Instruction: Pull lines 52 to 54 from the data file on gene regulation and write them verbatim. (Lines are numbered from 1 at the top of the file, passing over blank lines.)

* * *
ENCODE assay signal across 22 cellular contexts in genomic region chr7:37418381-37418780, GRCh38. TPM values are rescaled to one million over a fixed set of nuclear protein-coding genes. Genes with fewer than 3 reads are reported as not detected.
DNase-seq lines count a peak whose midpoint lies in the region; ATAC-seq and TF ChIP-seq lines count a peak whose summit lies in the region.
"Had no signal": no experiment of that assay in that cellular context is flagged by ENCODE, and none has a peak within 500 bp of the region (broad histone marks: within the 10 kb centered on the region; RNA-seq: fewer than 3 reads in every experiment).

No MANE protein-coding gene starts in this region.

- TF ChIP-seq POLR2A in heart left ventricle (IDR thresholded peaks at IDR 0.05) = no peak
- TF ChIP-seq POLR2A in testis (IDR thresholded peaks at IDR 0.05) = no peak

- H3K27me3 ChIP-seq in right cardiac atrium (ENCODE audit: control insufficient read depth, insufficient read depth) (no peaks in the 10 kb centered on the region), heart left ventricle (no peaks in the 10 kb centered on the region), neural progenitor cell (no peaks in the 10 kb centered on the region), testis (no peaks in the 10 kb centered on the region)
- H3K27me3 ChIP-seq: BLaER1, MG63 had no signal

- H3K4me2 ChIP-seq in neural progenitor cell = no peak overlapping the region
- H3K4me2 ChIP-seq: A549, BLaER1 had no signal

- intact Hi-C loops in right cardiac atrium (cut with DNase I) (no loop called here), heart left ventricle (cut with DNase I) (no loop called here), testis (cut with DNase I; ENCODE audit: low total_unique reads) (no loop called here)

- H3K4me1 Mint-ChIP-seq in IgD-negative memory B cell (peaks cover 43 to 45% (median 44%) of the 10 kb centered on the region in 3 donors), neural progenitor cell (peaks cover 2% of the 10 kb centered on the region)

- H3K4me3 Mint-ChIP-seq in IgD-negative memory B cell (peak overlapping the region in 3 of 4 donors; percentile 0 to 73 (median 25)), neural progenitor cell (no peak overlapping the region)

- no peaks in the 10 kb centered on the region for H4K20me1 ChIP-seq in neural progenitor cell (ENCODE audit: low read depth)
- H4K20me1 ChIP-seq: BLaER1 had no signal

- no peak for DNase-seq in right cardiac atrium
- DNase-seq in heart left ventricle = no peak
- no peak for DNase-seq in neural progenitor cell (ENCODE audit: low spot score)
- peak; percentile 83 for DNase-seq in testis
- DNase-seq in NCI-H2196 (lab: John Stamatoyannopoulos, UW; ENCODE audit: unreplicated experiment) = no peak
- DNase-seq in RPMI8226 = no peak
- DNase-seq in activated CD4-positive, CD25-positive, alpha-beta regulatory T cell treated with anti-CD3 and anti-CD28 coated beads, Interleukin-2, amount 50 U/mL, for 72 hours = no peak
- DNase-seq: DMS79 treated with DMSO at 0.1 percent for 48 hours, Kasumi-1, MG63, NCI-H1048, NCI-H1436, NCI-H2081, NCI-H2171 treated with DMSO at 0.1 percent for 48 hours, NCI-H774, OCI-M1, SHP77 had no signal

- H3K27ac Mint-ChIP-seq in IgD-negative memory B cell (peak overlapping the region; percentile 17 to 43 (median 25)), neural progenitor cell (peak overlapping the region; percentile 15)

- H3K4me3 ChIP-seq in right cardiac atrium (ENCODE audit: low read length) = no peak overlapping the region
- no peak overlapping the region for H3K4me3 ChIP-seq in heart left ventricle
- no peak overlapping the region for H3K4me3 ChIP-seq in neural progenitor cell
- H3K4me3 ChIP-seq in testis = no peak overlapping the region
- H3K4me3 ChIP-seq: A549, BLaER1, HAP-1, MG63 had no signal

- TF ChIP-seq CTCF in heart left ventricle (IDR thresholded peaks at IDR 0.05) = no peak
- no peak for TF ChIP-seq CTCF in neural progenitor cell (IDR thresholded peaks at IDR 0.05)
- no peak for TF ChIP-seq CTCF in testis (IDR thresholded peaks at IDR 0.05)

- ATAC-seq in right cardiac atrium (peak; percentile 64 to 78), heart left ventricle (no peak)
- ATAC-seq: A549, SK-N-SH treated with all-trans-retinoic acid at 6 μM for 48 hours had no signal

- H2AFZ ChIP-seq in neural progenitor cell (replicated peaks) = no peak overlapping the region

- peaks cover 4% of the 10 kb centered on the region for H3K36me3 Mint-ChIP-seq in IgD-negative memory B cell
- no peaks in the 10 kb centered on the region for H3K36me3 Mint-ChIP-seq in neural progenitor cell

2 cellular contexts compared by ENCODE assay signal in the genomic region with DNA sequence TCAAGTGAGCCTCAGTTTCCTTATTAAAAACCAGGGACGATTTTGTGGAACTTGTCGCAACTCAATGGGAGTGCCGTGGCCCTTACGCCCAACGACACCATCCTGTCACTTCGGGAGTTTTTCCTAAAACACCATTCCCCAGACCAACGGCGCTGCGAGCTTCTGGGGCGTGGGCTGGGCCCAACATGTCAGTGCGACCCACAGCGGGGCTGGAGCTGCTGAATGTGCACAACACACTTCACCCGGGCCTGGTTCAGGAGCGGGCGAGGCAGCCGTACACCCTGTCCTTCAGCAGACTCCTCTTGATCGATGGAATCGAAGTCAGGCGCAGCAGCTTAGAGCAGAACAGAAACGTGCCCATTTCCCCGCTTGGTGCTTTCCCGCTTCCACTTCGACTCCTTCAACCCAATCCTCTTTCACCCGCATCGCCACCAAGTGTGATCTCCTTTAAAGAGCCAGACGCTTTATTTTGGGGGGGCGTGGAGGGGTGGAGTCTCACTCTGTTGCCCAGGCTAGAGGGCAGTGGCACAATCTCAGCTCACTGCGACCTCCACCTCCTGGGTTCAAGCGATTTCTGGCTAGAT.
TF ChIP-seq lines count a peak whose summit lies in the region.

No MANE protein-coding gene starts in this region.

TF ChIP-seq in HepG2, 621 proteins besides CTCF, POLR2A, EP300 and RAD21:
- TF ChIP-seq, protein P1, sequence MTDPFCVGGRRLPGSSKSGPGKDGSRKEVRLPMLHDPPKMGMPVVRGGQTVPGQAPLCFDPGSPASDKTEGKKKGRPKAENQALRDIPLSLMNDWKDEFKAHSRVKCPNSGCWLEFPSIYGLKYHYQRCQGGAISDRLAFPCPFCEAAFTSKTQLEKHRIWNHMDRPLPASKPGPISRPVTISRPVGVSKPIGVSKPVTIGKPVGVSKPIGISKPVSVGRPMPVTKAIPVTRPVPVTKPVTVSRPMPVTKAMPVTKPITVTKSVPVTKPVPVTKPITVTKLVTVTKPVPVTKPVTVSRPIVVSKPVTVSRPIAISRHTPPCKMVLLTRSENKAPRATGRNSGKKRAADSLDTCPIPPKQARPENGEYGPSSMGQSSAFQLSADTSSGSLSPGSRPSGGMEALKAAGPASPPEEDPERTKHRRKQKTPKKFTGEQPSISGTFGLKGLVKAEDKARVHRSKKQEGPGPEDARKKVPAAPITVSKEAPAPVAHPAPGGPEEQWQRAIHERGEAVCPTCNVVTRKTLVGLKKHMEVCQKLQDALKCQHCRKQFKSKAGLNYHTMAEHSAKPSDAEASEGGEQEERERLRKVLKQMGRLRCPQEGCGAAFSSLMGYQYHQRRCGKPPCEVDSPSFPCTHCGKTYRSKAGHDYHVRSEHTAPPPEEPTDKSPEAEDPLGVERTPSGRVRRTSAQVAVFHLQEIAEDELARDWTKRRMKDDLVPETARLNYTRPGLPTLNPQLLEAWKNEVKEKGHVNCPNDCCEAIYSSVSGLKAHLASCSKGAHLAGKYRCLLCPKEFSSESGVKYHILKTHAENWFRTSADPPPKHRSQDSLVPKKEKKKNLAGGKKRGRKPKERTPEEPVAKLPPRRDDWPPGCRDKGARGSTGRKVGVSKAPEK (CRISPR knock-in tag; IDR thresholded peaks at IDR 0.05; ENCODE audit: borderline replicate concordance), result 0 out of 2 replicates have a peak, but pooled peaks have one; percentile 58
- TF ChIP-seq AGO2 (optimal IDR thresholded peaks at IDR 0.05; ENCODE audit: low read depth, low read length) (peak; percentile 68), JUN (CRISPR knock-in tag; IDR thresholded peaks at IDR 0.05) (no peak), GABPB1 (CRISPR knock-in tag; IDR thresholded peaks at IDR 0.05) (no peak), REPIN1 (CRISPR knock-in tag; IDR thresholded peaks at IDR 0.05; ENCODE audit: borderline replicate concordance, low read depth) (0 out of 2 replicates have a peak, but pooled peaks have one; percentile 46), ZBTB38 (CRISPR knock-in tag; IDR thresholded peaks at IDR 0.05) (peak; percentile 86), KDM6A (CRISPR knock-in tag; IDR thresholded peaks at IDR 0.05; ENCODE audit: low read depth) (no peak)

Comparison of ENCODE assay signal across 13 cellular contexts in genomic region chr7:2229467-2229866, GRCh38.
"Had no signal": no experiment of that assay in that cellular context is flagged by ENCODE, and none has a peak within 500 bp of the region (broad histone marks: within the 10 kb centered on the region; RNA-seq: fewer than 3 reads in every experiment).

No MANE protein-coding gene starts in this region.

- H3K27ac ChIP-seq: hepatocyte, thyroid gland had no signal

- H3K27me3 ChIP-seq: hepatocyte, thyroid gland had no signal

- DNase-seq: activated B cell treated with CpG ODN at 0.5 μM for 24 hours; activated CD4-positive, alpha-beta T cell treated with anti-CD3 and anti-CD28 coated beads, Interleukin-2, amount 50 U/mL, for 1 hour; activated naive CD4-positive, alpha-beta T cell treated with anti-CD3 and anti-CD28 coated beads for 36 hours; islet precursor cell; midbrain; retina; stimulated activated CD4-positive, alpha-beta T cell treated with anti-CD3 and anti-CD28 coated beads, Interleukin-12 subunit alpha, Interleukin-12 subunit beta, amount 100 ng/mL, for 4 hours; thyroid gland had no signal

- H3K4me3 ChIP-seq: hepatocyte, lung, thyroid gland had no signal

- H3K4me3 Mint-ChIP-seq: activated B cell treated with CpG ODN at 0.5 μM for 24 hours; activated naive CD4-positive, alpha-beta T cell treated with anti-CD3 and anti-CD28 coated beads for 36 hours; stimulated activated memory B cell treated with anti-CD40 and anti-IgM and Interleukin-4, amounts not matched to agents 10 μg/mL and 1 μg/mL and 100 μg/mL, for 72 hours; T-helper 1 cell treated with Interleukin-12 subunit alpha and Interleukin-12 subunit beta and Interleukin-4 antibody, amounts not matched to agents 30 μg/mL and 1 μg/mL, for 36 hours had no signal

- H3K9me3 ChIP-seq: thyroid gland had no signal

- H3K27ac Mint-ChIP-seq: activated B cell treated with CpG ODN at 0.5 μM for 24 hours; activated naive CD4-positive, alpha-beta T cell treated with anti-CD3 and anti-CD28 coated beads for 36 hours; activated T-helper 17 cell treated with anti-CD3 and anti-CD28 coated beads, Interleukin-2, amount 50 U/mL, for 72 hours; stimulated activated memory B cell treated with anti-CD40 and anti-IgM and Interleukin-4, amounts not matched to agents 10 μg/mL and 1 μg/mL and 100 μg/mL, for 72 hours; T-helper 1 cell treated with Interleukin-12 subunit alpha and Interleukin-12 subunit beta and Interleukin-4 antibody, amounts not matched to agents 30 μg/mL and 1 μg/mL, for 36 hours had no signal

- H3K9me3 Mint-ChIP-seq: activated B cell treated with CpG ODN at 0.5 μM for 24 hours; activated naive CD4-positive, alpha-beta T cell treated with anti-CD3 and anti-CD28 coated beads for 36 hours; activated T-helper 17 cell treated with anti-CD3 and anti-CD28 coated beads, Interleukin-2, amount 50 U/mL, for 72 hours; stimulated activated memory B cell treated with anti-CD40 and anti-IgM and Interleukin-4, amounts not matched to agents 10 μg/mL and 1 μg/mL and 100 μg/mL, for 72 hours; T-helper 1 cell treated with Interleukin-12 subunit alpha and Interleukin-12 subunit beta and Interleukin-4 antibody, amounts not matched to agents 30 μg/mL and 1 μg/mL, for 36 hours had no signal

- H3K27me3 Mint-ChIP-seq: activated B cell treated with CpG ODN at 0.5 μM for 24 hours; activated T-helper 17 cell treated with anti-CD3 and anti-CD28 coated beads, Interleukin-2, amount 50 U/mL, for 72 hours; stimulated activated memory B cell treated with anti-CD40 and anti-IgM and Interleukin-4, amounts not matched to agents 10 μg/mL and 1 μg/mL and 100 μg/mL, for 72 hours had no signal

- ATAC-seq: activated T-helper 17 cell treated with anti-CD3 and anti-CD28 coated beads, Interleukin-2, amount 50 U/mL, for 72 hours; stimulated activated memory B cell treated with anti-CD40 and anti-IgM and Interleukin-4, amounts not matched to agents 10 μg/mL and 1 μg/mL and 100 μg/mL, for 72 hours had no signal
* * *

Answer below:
- H3K9me3 ChIP-seq: thyroid gland had no signal

- H3K27ac Mint-ChIP-seq: activated B cell treated with CpG ODN at 0.5 μM for 24 hours; activated naive CD4-positive, alpha-beta T cell treated with anti-CD3 and anti-CD28 coated beads for 36 hours; activated T-helper 17 cell treated with anti-CD3 and anti-CD28 coated beads, Interleukin-2, amount 50 U/mL, for 72 hours; stimulated activated memory B cell treated with anti-CD40 and anti-IgM and Interleukin-4, amounts not matched to agents 10 μg/mL and 1 μg/mL and 100 μg/mL, for 72 hours; T-helper 1 cell treated with Interleukin-12 subunit alpha and Interleukin-12 subunit beta and Interleukin-4 antibody, amounts not matched to agents 30 μg/mL and 1 μg/mL, for 36 hours had no signal

- H3K9me3 Mint-ChIP-seq: activated B cell treated with CpG ODN at 0.5 μM for 24 hours; activated naive CD4-positive, alpha-beta T cell treated with anti-CD3 and anti-CD28 coated beads for 36 hours; activated T-helper 17 cell treated with anti-CD3 and anti-CD28 coated beads, Interleukin-2, amount 50 U/mL, for 72 hours; stimulated activated memory B cell treated with anti-CD40 and anti-IgM and Interleukin-4, amounts not matched to agents 10 μg/mL and 1 μg/mL and 100 μg/mL, for 72 hours; T-helper 1 cell treated with Interleukin-12 subunit alpha and Interleukin-12 subunit beta and Interleukin-4 antibody, amounts not matched to agents 30 μg/mL and 1 μg/mL, for 36 hours had no signal